But professional legislators must pass bills. It justifies their existence. It gives meaning to their lives. It shows they are important, because SOMEONE HAS TO DO SOMETHING. And when important issues run out, well, just any old thing the polls throw up will do. Would it surprise you to see the article I began with above in a newspaper? Well, it wouldn't surprise me.

I wish there were some way to get across to lawmakers that they really don't have to make laws all the time. We have plenty. Every law is an imposition, if not a burden, on the citizenry. If no new laws were passed in this session of Congress or the state legislatures, would that be a bad thing? I don't think so. Gee, maybe they could even repeal a few while they were waiting.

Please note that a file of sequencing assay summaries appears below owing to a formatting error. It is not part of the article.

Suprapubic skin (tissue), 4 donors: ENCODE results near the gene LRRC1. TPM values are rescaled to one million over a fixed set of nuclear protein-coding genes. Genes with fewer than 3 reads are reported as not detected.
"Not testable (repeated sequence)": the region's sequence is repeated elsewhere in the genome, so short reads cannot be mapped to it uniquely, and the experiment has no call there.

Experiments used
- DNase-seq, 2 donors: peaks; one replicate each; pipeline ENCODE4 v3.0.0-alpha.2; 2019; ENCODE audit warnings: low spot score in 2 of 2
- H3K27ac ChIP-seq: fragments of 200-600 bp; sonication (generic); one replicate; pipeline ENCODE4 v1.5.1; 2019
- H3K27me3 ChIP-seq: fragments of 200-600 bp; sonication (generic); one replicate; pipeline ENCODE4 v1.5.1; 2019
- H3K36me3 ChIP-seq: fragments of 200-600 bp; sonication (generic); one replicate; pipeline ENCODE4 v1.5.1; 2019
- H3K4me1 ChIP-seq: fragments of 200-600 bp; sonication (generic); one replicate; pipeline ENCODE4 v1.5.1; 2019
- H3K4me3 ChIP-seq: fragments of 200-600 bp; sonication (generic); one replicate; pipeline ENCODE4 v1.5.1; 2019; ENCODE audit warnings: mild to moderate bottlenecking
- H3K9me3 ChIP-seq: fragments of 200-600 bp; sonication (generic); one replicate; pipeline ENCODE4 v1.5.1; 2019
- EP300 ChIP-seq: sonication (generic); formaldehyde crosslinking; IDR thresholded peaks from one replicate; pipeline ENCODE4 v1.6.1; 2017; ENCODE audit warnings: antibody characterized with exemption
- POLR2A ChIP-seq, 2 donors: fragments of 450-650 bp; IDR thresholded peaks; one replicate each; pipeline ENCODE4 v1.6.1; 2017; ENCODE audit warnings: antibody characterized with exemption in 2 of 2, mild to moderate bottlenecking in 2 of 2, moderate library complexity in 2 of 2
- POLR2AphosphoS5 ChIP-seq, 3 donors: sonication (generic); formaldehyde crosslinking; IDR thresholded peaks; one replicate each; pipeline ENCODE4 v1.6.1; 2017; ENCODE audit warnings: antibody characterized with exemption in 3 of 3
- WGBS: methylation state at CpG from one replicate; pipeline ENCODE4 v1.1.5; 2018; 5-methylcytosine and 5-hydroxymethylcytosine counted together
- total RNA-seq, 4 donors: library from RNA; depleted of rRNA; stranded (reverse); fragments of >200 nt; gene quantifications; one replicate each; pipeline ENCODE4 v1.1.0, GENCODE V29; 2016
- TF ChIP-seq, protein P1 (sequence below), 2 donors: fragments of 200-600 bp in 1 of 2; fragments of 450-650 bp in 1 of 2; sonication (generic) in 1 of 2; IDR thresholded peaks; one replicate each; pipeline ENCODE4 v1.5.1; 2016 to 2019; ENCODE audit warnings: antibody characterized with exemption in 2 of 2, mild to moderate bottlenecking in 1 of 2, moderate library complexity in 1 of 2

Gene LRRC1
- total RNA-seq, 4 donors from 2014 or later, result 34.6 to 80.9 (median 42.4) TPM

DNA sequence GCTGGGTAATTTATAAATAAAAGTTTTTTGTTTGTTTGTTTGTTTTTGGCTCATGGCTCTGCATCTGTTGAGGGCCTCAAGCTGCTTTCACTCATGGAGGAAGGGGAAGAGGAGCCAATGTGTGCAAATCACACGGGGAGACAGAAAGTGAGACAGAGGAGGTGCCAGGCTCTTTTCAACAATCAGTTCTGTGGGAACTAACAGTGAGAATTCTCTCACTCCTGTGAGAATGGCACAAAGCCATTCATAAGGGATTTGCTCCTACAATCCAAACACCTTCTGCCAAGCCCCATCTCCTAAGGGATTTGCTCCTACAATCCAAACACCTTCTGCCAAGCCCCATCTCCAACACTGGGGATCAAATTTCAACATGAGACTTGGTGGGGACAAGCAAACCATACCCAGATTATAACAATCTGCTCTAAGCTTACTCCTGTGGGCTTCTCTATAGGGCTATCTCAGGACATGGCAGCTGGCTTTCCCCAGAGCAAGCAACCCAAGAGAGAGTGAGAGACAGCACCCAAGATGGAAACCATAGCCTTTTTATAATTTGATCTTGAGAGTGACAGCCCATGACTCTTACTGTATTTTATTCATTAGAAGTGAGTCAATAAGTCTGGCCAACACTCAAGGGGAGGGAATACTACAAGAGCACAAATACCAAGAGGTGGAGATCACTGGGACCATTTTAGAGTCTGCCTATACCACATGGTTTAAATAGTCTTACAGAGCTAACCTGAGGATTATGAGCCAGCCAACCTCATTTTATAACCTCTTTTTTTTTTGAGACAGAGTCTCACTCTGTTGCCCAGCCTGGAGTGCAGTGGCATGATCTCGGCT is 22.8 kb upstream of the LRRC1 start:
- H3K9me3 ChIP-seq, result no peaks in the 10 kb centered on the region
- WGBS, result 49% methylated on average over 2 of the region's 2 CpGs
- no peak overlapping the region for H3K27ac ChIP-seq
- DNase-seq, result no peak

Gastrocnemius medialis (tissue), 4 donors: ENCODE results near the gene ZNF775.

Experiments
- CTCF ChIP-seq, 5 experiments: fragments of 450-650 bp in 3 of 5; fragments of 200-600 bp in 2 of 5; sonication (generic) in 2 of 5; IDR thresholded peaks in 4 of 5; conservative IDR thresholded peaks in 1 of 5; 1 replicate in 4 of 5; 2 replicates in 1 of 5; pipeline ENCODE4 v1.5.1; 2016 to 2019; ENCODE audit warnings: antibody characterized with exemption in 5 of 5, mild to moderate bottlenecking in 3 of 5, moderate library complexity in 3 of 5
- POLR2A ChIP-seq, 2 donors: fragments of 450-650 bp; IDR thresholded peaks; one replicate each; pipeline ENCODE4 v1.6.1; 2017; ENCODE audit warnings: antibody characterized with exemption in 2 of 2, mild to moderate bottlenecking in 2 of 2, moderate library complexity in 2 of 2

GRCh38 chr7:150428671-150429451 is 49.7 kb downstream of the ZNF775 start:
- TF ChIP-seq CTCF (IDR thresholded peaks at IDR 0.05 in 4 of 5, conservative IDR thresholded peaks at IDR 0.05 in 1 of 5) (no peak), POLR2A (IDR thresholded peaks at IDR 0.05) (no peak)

In Rome, victorious generals were often awarded a triumph; a parade thru Rome displaying the plunder of the war on floats depicting battles and carrying captured kings or chiefs, the general's favorite legion marching behind. The general, usually dressed in armor made of gold, rode in a chariot pulled by the finest horses, and basked in the adulation of the citizens of the Rome. And lest he let all this go to his head, riding in the chariot behind him was a slave who held a golden crown above the triumphator's head and whispered in the general's ear, "Momento mori," (remember, you are mortal) a warning that the glory would soon end and normal life would resume.

Perhaps we could adapt this from the Romans. (Not the triumph part.) Yes, perhaps someone could stand behind each Member of Congress while they were in Washington and whisper from time to time, "Just because you can, doesn't mean you should."